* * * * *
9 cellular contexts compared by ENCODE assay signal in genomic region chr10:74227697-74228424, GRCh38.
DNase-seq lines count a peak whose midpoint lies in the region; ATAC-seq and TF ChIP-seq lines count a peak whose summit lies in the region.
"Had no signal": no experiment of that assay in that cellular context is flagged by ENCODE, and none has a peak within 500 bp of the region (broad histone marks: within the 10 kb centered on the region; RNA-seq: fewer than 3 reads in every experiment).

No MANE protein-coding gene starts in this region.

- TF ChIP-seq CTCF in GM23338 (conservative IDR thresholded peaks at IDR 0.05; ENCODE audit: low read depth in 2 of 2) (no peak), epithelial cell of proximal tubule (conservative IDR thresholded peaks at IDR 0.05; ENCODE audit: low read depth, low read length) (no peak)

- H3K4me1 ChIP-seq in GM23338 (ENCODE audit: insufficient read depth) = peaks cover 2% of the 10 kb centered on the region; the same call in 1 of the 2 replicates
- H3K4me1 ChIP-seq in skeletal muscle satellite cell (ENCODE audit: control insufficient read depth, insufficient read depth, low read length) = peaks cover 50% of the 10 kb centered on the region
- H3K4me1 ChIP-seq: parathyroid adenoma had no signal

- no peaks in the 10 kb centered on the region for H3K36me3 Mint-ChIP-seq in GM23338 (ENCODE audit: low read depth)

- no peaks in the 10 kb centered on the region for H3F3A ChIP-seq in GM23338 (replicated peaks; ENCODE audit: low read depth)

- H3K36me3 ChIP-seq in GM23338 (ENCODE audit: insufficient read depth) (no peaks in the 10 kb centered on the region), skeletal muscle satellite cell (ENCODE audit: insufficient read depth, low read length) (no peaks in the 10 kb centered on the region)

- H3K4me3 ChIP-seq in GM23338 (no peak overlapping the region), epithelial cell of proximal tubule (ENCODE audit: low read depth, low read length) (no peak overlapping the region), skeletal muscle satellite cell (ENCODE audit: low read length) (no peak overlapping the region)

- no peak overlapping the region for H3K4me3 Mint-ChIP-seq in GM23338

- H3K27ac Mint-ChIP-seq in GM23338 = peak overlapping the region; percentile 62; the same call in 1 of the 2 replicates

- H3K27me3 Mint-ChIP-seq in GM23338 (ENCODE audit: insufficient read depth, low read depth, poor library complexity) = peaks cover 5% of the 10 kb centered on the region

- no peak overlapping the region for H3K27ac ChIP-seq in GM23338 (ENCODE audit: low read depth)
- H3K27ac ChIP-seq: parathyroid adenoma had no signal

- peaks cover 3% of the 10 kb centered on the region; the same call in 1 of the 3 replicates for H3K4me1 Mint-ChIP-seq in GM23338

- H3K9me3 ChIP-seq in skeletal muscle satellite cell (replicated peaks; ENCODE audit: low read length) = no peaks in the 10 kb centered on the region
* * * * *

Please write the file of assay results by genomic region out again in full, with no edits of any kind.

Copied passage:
9 cellular contexts compared by ENCODE assay signal in genomic region chr10:74227697-74228424, GRCh38.
DNase-seq lines count a peak whose midpoint lies in the region; ATAC-seq and TF ChIP-seq lines count a peak whose summit lies in the region.
"Had no signal": no experiment of that assay in that cellular context is flagged by ENCODE, and none has a peak within 500 bp of the region (broad histone marks: within the 10 kb centered on the region; RNA-seq: fewer than 3 reads in every experiment).

No MANE protein-coding gene starts in this region.

- TF ChIP-seq CTCF in GM23338 (conservative IDR thresholded peaks at IDR 0.05; ENCODE audit: low read depth in 2 of 2) (no peak), epithelial cell of proximal tubule (conservative IDR thresholded peaks at IDR 0.05; ENCODE audit: low read depth, low read length) (no peak)

- H3K4me1 ChIP-seq in GM23338 (ENCODE audit: insufficient read depth) = peaks cover 2% of the 10 kb centered on the region; the same call in 1 of the 2 replicates
- H3K4me1 ChIP-seq in skeletal muscle satellite cell (ENCODE audit: control insufficient read depth, insufficient read depth, low read length) = peaks cover 50% of the 10 kb centered on the region
- H3K4me1 ChIP-seq: parathyroid adenoma had no signal

- no peaks in the 10 kb centered on the region for H3K36me3 Mint-ChIP-seq in GM23338 (ENCODE audit: low read depth)

- no peaks in the 10 kb centered on the region for H3F3A ChIP-seq in GM23338 (replicated peaks; ENCODE audit: low read depth)

- H3K36me3 ChIP-seq in GM23338 (ENCODE audit: insufficient read depth) (no peaks in the 10 kb centered on the region), skeletal muscle satellite cell (ENCODE audit: insufficient read depth, low read length) (no peaks in the 10 kb centered on the region)

- H3K4me3 ChIP-seq in GM23338 (no peak overlapping the region), epithelial cell of proximal tubule (ENCODE audit: low read depth, low read length) (no peak overlapping the region), skeletal muscle satellite cell (ENCODE audit: low read length) (no peak overlapping the region)

- no peak overlapping the region for H3K4me3 Mint-ChIP-seq in GM23338

- H3K27ac Mint-ChIP-seq in GM23338 = peak overlapping the region; percentile 62; the same call in 1 of the 2 replicates

- H3K27me3 Mint-ChIP-seq in GM23338 (ENCODE audit: insufficient read depth, low read depth, poor library complexity) = peaks cover 5% of the 10 kb centered on the region

- no peak overlapping the region for H3K27ac ChIP-seq in GM23338 (ENCODE audit: low read depth)
- H3K27ac ChIP-seq: parathyroid adenoma had no signal

- peaks cover 3% of the 10 kb centered on the region; the same call in 1 of the 3 replicates for H3K4me1 Mint-ChIP-seq in GM23338

- H3K9me3 ChIP-seq in skeletal muscle satellite cell (replicated peaks; ENCODE audit: low read length) = no peaks in the 10 kb centered on the region